This is another rant about something I don't like in reference letters, this time in letters for applicants to grad school: I don't like it when faculty letter-writers mention that a student was their child(ren)'s babysitter. Both male and female faculty do this, though the babysitters are dominantly female. I can maybe see mentioning it in a letter of reference for a job, as it signals reliability, but in a reference for graduate school?
I can probably be talked out of this opinion, but when I read in a letter that the student is an excellent babysitter for the letter-writer's child(ren), as I have read in a number of recent letters, I think it is weird. It doesn't affect my opinion of the student of course, but I think the letter-writer is being unprofessional. One letter I read today devoted a paragraph to how and why the letter-writer's kids "adored" the applicant. OK, that's nice.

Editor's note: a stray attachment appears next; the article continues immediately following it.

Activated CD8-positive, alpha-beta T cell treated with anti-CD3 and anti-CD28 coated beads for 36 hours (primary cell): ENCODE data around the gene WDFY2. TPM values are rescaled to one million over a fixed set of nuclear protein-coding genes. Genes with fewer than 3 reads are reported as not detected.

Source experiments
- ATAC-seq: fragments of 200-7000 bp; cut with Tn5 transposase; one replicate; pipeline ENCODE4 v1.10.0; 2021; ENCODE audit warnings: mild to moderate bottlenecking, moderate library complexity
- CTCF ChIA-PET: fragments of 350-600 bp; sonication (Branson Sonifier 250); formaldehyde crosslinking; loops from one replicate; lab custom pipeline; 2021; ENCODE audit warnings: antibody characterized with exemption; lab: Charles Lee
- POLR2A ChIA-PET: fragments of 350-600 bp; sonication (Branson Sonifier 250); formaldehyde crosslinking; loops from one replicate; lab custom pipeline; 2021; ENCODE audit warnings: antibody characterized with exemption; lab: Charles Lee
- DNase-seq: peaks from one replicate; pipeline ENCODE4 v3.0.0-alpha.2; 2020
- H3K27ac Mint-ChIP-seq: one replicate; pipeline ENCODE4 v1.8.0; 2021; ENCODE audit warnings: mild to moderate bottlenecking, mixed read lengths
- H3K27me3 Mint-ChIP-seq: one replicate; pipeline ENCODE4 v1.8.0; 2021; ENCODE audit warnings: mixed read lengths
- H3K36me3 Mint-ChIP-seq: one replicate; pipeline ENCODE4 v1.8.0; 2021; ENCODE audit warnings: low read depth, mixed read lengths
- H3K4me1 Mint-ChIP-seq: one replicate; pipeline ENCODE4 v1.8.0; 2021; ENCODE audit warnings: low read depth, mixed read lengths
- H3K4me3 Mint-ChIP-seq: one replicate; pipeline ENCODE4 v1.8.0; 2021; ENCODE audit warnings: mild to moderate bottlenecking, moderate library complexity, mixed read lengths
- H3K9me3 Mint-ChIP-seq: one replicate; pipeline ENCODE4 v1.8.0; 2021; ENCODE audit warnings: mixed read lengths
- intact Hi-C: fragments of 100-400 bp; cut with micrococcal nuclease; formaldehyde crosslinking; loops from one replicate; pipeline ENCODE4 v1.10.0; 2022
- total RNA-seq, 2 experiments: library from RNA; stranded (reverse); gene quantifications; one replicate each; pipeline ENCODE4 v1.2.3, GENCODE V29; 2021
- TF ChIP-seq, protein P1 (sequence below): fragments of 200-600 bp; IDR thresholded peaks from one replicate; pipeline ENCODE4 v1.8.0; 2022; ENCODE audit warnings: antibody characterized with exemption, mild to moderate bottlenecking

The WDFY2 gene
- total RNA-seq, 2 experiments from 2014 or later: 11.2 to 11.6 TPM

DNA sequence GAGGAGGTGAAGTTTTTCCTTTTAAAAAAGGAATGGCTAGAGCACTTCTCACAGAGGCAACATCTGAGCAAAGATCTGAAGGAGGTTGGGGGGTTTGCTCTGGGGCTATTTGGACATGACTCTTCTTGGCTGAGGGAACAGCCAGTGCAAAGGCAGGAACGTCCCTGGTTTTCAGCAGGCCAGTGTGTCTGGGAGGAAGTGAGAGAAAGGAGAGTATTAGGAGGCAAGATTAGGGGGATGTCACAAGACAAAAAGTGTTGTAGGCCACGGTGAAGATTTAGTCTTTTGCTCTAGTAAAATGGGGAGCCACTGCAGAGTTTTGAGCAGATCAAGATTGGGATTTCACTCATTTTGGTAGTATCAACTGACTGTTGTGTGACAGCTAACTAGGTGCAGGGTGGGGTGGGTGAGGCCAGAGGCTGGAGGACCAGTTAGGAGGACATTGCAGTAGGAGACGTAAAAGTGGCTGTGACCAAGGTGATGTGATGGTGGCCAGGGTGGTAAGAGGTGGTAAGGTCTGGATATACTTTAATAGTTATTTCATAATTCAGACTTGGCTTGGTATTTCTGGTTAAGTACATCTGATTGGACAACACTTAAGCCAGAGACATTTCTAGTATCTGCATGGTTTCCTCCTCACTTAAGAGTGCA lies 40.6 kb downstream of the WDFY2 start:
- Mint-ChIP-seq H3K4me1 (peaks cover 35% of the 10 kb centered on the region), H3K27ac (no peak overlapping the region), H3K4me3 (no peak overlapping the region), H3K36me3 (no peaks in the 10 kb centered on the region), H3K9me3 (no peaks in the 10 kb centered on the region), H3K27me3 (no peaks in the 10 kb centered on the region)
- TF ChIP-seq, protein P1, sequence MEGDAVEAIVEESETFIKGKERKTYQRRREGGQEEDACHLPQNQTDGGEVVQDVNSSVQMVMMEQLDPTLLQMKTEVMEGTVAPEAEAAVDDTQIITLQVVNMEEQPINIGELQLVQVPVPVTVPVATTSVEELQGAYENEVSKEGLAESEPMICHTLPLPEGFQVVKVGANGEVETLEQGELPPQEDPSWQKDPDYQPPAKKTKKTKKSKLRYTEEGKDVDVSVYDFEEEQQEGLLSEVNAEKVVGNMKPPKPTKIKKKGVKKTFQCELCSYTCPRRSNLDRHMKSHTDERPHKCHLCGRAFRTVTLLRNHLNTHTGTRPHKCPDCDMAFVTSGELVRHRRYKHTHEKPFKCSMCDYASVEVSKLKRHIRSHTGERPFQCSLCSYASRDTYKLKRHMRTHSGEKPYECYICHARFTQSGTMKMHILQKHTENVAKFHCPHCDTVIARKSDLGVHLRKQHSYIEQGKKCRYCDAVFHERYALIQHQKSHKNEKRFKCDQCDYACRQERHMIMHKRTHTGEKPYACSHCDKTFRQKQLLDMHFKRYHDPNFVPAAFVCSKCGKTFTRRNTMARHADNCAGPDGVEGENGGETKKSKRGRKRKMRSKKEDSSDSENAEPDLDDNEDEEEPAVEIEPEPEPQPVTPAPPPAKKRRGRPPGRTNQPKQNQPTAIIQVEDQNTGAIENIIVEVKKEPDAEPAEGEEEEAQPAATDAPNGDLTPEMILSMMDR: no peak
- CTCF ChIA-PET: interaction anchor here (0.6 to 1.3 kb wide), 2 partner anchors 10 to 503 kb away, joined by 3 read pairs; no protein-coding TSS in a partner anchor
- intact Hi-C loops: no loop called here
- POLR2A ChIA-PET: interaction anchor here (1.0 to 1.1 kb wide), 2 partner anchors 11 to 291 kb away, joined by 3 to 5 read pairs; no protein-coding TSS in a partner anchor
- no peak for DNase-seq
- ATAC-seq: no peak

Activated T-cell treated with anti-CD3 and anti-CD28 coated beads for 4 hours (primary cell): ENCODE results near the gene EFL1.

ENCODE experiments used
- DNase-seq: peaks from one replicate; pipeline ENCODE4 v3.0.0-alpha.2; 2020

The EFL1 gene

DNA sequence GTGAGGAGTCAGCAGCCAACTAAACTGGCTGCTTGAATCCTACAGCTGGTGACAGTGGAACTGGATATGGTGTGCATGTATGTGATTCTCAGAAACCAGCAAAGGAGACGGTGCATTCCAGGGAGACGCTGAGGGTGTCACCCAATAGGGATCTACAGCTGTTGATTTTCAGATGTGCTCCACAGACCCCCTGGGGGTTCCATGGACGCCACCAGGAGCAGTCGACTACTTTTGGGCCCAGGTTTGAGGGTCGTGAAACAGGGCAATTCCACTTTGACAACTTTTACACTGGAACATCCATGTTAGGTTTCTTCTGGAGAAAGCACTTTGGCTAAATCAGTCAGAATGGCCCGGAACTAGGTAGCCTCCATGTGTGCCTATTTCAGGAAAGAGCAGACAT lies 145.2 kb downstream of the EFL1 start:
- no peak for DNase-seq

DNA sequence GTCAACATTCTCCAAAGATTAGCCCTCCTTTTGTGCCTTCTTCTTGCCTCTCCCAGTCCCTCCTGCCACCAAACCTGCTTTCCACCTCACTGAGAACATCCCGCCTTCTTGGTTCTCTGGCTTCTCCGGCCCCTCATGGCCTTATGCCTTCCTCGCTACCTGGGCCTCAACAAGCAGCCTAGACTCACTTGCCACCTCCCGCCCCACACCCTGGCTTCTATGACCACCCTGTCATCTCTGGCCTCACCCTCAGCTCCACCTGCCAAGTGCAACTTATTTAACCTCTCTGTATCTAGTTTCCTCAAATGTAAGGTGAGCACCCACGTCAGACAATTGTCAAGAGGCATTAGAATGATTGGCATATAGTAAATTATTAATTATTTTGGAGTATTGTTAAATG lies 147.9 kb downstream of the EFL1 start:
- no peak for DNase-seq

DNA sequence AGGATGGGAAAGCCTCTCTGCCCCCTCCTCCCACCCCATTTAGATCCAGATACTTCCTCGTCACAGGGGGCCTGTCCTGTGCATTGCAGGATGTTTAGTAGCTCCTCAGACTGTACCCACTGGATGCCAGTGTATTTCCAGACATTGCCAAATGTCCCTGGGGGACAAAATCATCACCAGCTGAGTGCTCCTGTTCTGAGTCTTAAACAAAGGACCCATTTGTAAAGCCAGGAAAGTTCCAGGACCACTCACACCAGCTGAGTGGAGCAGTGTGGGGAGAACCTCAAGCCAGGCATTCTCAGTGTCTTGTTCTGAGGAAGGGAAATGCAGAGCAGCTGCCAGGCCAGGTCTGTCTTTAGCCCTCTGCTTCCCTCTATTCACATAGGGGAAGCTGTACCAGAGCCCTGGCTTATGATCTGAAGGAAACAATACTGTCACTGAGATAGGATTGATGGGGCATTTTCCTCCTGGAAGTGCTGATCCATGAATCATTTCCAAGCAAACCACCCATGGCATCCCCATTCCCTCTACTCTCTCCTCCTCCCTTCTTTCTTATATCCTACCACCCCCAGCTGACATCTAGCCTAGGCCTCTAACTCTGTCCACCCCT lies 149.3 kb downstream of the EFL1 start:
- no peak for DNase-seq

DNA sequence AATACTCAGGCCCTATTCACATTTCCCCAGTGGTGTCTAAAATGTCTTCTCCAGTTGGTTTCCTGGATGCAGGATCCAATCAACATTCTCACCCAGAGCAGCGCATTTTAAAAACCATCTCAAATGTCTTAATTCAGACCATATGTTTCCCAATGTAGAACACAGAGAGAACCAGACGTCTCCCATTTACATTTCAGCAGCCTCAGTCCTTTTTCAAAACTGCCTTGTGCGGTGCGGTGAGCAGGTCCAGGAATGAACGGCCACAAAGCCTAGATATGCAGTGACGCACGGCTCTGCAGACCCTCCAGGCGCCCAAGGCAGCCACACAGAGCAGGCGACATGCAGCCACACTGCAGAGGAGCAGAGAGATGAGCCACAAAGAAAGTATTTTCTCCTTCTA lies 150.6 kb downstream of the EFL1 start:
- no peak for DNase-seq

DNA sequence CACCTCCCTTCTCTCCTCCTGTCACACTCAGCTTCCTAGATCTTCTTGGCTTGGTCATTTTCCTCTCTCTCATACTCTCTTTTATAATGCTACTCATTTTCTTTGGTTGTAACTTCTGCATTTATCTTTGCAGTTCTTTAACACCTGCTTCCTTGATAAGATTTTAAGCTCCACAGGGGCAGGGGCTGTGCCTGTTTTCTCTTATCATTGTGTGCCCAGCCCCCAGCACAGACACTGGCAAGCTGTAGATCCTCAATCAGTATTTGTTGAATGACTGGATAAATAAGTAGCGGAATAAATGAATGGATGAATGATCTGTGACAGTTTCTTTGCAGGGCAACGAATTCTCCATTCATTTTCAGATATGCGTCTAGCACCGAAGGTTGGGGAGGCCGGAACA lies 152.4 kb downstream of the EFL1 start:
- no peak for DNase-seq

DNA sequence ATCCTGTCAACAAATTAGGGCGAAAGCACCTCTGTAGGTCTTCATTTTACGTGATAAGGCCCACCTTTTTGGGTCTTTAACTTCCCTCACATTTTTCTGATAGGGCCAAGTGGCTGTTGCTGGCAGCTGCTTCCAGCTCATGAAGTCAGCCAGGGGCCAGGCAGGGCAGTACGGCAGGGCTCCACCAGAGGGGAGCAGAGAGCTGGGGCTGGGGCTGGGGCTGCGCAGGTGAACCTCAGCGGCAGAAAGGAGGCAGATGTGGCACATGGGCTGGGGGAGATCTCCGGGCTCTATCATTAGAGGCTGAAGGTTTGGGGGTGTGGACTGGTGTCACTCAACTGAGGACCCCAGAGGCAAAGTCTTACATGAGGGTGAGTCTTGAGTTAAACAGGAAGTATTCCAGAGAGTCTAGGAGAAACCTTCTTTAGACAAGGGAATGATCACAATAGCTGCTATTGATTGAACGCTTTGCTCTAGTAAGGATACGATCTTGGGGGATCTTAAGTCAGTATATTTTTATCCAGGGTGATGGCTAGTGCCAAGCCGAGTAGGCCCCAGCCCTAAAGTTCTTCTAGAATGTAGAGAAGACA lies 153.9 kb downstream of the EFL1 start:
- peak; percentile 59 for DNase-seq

If I make an effort to think of why someone would mention babysitting in a letter about a student's capacity for graduate studies, I come up with:
- the writer doesn't have a lot else to say about the student?
- the writer is trying to say in an indirect way that the student is nice and therefore not a hostile and strange nutcase?
- the student is reliable and trustworthy.
I guess it bothered me in particular today because of the juxtaposition of several applications I read: e.g., one for a male student whose letter writers emphasized his research experience and his leadership skills, then one for a female student who also has research experience and is a wonderful babysitter.
11 years ago